Notes from Janice’s Desk
I’ve been thinking of all the different geographical regions of the world that I’ve had an opportunity to visit. The geographic South Pole in Antarctica was the most difficult to get to as well as being a difficult place to visit. Not only was it cold but the altitude was about 9, 300 ft (2790 m). When preparing for this science trip, I was instructed to make detailed notes of what I wanted to do each day. This was because at such a high altitude, it would take longer than my scheduled visiting time for my body to adjust to the altitude. Altitude sickness included muscle aches as well as difficulty in thinking and I experienced both. But since I have fibromyalgia, the muscles aches were just intensified. As to not being able to think–well I didn’t really notice this until I got lost walking from one building to another and visibility was perfect. I felt like I was having a bad dream. For details of this adventure, see LOST AT THE POLE.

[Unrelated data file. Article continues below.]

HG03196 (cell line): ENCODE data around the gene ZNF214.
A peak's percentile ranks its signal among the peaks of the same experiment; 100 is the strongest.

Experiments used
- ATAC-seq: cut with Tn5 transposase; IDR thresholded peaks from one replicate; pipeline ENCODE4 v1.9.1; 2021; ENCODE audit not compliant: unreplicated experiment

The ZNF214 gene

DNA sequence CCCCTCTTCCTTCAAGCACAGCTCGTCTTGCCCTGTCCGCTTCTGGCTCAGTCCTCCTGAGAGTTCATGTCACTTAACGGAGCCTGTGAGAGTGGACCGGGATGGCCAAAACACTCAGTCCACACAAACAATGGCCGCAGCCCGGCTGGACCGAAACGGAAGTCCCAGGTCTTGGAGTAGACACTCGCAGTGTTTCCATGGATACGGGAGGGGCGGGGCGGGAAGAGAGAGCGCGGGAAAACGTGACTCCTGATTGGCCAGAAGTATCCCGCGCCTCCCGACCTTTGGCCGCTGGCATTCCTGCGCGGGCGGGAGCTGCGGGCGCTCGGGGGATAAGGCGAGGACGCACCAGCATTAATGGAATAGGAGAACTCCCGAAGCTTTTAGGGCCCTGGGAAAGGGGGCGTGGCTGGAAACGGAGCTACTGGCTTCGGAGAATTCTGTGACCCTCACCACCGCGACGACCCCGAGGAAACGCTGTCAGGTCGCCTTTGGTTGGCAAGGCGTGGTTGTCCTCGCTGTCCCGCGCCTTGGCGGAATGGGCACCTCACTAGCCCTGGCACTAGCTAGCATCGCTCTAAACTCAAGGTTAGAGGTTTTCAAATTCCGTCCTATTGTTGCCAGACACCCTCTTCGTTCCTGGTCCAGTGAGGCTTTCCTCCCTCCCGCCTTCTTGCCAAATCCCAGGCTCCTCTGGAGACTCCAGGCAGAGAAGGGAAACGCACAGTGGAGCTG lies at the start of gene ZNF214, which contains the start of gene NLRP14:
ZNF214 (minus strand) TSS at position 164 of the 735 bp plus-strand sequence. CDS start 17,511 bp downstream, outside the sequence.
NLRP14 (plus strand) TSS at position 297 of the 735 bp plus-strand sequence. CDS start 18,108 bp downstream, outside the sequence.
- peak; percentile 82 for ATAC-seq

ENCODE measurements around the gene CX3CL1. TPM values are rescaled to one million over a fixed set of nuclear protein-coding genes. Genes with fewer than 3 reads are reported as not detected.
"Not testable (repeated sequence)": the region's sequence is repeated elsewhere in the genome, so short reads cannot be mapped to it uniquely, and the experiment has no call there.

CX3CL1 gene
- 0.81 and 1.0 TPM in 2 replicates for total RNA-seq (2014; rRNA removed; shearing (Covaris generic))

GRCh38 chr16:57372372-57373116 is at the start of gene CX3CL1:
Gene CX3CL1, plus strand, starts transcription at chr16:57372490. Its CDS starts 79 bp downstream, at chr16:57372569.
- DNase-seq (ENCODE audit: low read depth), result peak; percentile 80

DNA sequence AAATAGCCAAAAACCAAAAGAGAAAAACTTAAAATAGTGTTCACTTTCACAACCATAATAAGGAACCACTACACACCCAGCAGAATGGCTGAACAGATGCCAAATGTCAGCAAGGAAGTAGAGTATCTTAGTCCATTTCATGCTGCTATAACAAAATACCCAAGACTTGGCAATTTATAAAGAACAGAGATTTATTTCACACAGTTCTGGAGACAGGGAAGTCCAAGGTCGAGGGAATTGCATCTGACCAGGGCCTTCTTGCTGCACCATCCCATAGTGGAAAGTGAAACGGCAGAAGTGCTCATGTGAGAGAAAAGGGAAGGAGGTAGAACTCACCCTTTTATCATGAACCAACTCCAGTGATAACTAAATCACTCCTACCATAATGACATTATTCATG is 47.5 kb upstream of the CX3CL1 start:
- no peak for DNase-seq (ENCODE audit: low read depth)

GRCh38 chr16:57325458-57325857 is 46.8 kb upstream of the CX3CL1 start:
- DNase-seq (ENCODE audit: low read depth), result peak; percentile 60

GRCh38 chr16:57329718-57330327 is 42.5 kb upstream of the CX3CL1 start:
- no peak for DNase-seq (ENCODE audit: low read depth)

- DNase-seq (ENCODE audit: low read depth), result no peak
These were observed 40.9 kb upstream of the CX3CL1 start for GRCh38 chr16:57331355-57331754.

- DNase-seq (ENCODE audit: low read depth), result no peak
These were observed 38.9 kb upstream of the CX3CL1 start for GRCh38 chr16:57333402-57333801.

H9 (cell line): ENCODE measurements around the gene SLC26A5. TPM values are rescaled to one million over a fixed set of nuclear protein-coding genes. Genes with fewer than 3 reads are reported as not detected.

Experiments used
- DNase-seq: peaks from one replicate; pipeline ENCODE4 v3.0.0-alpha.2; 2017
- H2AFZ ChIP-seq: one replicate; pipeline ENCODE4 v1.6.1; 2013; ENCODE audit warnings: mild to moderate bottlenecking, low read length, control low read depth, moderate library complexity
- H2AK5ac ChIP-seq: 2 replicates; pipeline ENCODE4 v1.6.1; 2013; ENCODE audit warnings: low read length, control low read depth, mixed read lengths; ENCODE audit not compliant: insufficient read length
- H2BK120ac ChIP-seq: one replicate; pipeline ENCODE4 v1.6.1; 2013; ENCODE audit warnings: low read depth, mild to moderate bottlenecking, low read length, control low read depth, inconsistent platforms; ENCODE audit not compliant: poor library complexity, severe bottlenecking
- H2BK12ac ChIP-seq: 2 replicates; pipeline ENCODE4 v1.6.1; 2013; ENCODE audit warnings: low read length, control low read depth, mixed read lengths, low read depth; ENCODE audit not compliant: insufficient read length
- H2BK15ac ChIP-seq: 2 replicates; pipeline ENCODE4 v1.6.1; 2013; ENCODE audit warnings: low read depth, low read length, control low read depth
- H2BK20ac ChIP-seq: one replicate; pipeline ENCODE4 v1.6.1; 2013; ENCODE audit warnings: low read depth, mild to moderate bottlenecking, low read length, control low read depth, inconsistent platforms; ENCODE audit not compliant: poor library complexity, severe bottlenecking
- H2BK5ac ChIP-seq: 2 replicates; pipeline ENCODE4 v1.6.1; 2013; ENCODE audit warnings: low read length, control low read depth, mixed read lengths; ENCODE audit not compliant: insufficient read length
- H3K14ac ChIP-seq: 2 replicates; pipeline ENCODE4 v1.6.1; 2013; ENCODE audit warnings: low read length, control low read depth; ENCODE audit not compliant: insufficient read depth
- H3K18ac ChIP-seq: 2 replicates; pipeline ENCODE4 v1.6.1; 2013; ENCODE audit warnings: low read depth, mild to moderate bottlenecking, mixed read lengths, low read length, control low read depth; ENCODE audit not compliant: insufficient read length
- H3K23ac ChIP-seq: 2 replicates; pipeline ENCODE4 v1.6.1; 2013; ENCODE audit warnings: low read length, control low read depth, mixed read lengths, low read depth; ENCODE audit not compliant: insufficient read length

It was summer time at the pole so with wind chill the temperature was about -50 degrees C (-58 degrees F). For a gal from Central Texas, this was bone chilling cold.
Kids from around the world had an opportunity to be part of my pole adventure. Prior to leaving, kids and educators supplied questions and ideas for experiments. I collected information and via email sent data to a person who posted it on a website that was active at that time. One thing that I found very interesting was that the ice sheet at the pole moved toward the edge of the continent at a rate of about 10 meters per year. See Janice At the South Pole Marker for information about how this shift affected the location of the pole marking the location of the Geographic South Pole.